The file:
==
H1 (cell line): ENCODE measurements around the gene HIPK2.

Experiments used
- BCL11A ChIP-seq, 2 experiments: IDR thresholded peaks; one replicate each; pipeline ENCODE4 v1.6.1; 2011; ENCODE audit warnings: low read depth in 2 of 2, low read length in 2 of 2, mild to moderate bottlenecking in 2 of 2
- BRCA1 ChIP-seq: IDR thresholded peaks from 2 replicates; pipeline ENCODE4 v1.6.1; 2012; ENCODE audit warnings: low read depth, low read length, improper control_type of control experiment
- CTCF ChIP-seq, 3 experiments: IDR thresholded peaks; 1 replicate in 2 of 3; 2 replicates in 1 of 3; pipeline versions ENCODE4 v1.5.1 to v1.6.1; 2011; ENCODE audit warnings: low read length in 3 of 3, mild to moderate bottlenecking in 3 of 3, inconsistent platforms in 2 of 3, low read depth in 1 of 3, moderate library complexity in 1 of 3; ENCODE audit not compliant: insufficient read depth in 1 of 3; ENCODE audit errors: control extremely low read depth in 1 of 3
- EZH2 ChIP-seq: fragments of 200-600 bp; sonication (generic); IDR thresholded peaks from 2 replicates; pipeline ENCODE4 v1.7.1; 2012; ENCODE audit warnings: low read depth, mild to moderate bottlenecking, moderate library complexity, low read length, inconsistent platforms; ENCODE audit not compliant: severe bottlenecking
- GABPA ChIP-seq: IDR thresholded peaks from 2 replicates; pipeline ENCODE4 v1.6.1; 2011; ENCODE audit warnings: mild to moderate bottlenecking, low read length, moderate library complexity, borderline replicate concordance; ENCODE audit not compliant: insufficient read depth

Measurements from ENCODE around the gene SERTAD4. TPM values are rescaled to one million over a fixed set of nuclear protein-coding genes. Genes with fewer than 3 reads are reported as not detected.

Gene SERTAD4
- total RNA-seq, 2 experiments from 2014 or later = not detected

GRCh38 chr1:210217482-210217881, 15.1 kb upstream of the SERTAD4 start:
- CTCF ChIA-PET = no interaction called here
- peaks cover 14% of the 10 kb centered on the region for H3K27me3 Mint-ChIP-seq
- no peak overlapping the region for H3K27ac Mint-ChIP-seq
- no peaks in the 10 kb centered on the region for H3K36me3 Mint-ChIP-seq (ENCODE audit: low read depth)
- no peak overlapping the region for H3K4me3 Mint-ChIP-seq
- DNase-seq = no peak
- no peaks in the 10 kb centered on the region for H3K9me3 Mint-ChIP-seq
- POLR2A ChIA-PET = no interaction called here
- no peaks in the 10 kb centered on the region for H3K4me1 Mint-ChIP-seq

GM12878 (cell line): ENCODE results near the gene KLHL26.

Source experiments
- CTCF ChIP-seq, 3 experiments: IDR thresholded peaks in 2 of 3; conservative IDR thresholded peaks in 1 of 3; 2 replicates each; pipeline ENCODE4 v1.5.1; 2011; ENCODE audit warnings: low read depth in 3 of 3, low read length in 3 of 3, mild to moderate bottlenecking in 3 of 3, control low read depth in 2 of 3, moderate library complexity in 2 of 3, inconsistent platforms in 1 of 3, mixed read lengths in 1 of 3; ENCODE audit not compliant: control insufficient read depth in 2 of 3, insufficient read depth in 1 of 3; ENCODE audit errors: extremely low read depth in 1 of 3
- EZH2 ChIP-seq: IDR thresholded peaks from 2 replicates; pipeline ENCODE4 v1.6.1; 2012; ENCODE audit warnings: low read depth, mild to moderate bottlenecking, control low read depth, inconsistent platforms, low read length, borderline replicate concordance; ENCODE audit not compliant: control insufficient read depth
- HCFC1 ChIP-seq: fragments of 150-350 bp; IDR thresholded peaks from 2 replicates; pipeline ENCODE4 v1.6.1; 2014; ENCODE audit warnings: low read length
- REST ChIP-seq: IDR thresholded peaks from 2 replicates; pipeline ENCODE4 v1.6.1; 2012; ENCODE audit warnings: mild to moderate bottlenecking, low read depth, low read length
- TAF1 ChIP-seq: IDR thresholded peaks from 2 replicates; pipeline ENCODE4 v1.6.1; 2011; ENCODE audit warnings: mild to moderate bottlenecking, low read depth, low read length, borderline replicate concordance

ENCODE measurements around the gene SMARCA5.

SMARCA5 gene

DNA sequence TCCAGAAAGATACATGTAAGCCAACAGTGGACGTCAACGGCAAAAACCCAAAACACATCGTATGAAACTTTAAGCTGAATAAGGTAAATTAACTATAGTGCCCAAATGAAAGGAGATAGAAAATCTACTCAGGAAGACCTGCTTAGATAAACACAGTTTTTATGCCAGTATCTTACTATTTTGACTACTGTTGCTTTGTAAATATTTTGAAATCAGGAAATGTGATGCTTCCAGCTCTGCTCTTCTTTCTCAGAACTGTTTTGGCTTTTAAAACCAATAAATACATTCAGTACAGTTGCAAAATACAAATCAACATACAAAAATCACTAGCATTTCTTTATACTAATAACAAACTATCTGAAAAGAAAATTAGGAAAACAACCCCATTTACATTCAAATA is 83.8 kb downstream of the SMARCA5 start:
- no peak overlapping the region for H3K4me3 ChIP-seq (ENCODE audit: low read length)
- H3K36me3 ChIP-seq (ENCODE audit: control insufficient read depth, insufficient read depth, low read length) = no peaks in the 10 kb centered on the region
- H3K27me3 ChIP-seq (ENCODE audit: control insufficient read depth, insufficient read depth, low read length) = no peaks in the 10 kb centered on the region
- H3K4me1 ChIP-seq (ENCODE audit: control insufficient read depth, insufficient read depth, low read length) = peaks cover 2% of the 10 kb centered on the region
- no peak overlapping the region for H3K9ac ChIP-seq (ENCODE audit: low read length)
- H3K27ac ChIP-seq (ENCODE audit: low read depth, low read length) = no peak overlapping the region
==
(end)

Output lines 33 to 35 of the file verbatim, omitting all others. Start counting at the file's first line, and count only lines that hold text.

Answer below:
- H3K27me3 ChIP-seq (ENCODE audit: control insufficient read depth, insufficient read depth, low read length) = no peaks in the 10 kb centered on the region
- H3K4me1 ChIP-seq (ENCODE audit: control insufficient read depth, insufficient read depth, low read length) = peaks cover 2% of the 10 kb centered on the region
- no peak overlapping the region for H3K9ac ChIP-seq (ENCODE audit: low read length)